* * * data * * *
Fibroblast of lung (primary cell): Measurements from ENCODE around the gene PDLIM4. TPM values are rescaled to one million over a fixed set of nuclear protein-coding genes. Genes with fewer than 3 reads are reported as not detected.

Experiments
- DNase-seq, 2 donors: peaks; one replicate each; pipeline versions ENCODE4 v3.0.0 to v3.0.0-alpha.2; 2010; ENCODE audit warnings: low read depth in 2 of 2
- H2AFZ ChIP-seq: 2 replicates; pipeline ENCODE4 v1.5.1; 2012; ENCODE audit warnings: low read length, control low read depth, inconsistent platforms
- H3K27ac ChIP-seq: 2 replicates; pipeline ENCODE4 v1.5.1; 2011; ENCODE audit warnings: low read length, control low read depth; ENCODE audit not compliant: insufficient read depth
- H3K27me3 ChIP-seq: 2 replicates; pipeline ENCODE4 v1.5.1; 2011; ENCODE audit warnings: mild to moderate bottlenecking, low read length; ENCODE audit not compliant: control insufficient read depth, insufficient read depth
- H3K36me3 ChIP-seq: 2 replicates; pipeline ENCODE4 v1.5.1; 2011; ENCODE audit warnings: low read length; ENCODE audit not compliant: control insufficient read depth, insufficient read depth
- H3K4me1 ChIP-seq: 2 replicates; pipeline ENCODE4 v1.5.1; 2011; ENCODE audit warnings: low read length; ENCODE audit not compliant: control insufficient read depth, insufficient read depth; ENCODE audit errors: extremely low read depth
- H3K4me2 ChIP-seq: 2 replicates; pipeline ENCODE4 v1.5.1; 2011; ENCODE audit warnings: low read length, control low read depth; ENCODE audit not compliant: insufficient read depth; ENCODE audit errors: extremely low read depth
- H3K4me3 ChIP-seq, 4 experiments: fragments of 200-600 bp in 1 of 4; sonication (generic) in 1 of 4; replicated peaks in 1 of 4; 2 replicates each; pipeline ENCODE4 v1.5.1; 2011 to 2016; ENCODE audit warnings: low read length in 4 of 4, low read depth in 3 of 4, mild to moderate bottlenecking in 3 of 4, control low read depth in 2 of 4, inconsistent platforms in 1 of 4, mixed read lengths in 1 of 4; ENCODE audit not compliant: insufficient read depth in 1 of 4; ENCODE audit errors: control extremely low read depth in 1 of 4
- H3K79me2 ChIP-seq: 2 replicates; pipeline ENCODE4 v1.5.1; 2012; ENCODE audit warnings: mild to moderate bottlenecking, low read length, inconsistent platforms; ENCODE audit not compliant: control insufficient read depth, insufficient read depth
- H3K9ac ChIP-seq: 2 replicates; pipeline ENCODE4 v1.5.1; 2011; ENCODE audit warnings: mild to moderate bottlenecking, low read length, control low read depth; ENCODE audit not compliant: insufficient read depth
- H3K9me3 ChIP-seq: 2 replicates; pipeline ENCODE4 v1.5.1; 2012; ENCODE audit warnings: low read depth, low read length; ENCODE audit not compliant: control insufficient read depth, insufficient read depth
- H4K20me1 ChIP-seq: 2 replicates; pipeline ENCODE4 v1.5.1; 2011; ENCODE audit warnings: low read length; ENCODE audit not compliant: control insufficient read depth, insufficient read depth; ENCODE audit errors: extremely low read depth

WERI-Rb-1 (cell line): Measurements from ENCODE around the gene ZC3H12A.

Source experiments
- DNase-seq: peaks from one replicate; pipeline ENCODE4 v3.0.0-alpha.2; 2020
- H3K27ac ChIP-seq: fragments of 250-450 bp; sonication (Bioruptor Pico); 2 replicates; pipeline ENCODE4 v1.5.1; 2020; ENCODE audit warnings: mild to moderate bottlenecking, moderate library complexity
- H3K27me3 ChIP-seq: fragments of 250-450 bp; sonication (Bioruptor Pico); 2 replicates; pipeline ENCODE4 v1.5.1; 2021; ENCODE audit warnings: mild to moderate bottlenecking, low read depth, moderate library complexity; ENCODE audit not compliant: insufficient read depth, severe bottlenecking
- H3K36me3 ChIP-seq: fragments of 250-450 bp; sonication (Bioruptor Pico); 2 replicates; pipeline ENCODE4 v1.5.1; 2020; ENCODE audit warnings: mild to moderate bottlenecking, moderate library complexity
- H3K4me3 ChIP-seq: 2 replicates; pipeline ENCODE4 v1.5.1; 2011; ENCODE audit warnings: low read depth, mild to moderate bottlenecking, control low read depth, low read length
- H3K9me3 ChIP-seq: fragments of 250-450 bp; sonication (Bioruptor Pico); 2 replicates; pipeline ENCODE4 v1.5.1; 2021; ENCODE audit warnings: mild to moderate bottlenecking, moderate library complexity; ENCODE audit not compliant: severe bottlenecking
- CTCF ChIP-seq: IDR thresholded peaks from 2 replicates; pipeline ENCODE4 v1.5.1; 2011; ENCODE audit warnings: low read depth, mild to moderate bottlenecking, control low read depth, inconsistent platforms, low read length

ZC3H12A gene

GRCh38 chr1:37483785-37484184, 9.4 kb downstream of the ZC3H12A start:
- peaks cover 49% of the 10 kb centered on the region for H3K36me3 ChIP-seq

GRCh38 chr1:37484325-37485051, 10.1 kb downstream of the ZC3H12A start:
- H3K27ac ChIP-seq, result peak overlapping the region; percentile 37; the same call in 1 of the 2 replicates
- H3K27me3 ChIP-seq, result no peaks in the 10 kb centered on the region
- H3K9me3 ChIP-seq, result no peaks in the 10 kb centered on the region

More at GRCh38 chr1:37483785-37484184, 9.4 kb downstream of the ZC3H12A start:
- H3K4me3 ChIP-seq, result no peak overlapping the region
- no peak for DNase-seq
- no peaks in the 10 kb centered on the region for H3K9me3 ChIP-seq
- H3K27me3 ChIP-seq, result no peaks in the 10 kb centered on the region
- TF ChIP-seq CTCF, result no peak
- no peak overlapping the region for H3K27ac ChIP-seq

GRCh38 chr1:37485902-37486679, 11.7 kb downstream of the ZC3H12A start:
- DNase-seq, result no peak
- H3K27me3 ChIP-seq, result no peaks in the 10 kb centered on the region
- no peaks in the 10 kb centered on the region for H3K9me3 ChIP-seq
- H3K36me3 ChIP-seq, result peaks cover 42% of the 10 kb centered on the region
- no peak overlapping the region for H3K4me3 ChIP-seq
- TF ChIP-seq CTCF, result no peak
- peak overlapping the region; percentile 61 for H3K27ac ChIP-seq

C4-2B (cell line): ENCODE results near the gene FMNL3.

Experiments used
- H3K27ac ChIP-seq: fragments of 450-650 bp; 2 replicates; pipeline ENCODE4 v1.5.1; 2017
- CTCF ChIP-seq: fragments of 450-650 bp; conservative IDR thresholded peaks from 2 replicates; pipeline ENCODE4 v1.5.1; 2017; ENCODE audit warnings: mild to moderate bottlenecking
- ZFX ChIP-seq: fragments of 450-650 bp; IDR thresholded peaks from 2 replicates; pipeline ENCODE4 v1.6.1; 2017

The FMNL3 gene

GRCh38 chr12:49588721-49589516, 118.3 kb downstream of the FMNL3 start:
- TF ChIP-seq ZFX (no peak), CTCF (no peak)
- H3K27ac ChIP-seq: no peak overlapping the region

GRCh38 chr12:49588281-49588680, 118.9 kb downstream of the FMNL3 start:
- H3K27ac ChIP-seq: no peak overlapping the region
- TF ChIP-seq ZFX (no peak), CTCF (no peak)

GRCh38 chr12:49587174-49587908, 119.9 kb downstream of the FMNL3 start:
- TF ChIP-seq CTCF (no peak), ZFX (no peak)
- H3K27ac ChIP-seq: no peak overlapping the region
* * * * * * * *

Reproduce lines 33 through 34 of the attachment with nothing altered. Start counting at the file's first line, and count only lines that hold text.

- no peak for DNase-seq
- no peaks in the 10 kb centered on the region for H3K9me3 ChIP-seq